8 Ways To Stay Motivated This Term


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Ann-Marie

Ann-Marie is an early year's teacher based in Kent. She has experienced early years in a variety of settings from the baby room up to the reception classroom. Alongside her teaching experience she has also had the opportunity of leading a reception team. Her writing... Read more about Ann-Marie

How can we prepare ourselves for the new term?

As I look outside the window I cannot help but hear the distant cries of teachers across the UK. Why are all the teachers crying you may ask? Well, it is because the half term break is nearly over and many of us will be experiencing something known as the half term blues.

That feeling of sadness appears because we realise that the break is not permanent and we have loads to do. This is the time when you might just lose your mojo.

But these feelings of sadness need not hinder us, our return to work does not need to be a difficult transition.

We have the skill set to determine our fate, of how our return to work will plan out, it can either be smooth and also a pleasant experience or it can feel like a car crashing into a brick wall. What is very exciting and freeing, is that we get to decide!

8 Ways To Stay Motivated

You might be asking yourself… well how do I do that? Below is a list of suggestions on how we can prepare ourselves and get motivated for the new term.

1. Focus on the positive

Remember some of the amazing times and experiences you have had so far. Due to the reflective nature of a teachers make up, we can often at times only focus on the things that have maybe not gone to plan or have not met our expectations.

Although self-reflection is an essential skill to become a successful human being (let alone being an accomplished teacher), it can at times be our downfall. Try to look back at your experiences and note the things that have been successful or more importantly fun.

This is something that I would try to apply day to day: say “What went well?” rather than always focusing on “What went wrong?”

Adopt a 2% mindset and focus on the positive.

2. Remember you have a soul

You are a critical element in the system of the education machine. In order for this part to function to the best of it’s ability, it is important that you provide it with the care and maintenance that it needs.

I like to ensure that I have planned days where I do not take any work home and that I make plans within my week for activities such as ballroom dancing, cycling, yoga and writing.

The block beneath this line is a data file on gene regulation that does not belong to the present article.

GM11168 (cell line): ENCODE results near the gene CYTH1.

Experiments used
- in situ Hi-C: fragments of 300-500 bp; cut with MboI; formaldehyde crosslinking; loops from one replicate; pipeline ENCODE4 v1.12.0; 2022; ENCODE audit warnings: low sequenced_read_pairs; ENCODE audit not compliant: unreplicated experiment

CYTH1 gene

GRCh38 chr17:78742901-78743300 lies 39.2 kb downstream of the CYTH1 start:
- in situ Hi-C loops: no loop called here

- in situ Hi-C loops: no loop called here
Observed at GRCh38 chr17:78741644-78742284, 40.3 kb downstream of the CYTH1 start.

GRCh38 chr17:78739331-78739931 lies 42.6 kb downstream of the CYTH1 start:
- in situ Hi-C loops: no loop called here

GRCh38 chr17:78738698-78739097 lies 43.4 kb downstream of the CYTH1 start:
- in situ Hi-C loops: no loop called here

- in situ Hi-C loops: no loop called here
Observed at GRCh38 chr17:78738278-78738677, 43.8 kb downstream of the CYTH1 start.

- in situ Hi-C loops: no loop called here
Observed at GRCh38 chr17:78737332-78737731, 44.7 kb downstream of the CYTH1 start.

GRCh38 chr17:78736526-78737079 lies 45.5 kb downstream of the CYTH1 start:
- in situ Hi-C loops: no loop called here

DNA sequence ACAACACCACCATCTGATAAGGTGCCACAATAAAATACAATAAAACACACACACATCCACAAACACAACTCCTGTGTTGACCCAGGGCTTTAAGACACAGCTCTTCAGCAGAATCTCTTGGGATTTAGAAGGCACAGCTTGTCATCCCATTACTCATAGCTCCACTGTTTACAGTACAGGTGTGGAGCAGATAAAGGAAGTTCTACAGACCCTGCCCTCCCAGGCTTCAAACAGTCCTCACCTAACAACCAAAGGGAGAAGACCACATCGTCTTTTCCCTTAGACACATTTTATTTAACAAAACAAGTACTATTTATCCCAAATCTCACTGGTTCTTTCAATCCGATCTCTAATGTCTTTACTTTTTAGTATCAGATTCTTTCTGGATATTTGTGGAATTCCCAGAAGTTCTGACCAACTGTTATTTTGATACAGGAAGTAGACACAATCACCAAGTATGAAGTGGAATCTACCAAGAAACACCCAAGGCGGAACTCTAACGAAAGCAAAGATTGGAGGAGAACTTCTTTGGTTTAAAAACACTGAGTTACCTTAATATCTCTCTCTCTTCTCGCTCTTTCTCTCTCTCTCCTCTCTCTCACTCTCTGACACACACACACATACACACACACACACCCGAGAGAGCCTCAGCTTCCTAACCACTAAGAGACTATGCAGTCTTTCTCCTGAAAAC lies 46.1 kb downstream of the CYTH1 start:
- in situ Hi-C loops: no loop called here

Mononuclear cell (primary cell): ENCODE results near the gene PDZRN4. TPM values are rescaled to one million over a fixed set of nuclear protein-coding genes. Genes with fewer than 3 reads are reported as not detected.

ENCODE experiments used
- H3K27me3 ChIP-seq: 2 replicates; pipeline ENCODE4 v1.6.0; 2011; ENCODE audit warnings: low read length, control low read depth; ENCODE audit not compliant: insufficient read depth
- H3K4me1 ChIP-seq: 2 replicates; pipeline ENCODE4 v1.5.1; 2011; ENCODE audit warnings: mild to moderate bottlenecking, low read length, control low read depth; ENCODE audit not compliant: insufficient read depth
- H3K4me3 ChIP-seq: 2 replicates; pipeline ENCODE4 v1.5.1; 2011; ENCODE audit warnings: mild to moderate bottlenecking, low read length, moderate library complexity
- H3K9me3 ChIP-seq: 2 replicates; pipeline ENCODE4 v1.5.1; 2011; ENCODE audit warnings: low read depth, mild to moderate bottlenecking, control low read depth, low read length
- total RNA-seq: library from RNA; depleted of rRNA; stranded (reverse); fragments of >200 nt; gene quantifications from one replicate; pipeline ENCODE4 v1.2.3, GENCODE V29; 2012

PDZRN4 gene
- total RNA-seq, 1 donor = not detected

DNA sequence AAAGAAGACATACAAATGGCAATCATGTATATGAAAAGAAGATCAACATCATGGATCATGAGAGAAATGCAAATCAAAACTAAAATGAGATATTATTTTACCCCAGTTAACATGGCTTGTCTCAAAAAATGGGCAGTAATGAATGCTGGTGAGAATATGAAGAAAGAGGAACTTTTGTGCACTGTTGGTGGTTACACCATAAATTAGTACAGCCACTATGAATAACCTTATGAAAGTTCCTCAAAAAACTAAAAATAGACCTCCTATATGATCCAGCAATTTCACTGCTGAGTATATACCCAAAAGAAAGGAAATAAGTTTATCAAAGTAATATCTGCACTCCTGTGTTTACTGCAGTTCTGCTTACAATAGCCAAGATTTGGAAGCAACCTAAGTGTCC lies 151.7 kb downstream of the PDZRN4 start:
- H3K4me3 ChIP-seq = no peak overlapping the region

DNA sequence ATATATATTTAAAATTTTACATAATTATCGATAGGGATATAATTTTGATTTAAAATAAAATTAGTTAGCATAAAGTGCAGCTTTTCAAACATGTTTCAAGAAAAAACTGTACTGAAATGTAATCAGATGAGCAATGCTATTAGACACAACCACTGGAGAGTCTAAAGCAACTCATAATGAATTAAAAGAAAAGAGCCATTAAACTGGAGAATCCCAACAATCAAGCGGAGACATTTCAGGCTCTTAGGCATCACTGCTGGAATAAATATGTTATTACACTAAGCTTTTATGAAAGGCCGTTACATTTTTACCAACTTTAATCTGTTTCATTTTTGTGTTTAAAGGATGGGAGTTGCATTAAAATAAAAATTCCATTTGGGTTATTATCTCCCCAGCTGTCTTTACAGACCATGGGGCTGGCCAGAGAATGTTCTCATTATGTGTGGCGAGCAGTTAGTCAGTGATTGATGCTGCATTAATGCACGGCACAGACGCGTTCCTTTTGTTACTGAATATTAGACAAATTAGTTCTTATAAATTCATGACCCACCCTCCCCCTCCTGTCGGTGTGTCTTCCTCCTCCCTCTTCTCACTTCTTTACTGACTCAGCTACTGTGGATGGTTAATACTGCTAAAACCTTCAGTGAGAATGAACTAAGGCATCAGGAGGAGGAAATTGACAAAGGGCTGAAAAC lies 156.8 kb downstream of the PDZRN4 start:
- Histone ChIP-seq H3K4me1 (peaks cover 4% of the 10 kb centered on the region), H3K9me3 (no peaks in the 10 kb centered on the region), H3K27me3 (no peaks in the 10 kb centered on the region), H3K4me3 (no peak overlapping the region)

You will have you own interests that you could engage within and in turn by participating within these activities you can be assured that it will nurture your soul and in turn improve your well-being and your overall performance as a teacher.

3. Remember why you went into teaching

Try to reflect on the reasons you trained for so long and chose the profession of teaching.

So often we can get bogged down with the state of the education system, the work load and the pressures, that we forget that there were thought processes and experiences that led us to making this choice.

By remembering our roots we are able to find that fire in our bellies again to get us excited about our careers again. Also I find watching the film Freedom Writers can reignite my passions again!

4. “Look beyond what you see.”

I do enjoy this quote from the epic film the Lion King, the reason being that depending upon you circumstances it can resonate with people in a variety of ways and have so many different meanings.

We tend to focus on the things in the education system that are making us feel sad, but it is important to also look within.

What is holding you back? What experiences or life lessons have you been through that have caused the development of you current mindset and behaviours that follow because of this. Sometimes it can be the hidden demons within us that hold us back from our true happiness.

5. Avoid workplace dramas

It is safe to say that it does not matter which work place you attend there is always going to be a certain amount of gossip circulating or drama occurring.

Try to stay clear of these types of conversations, they can eat up a lot of your precious time and can leave you feeling down trodden and exhausted.

6. Use your time wisely

Everyone has their own way of carrying out their day. For me I like to use to do lists to make sure I am as productive as I possibly can be (I even have a delegate list on the side).

By using an effective system that works for you, you can ensure that you work effectively and productively, reducing the level of work that you take home.

7. Draw the line

If you arrive early to work then leave earlier. If you arrive later to work then leave later.

Set yourself times and deadlines or what hours you are going to work and stick to them to avoid burnout. Too often teachers allow their workload to unnecessarily eat into their personal time which is unacceptable and should not be an expectation.

Treat your work as if if were an office job.. “right I have two hours to complete X, Y and Z as I am not allowed to take any of this home”. Give it and try and see how much better you feel.

8. Avoid procrastination

Sometimes if there is a lot of work to be done we can feel overwhelmed and then indulge in behaviours that eat up our previous time.

Do not get into the habit of allowing your time to be eaten up. Time restraints are not fun and they can often lead to us feeling more stressed and overworked. If we spread our time wisely our jobs can be spread out evenly. Panic does not have to be a normal part of our day!

I wish you a wonderful and stress free return to work. YOU CAN DO IT!


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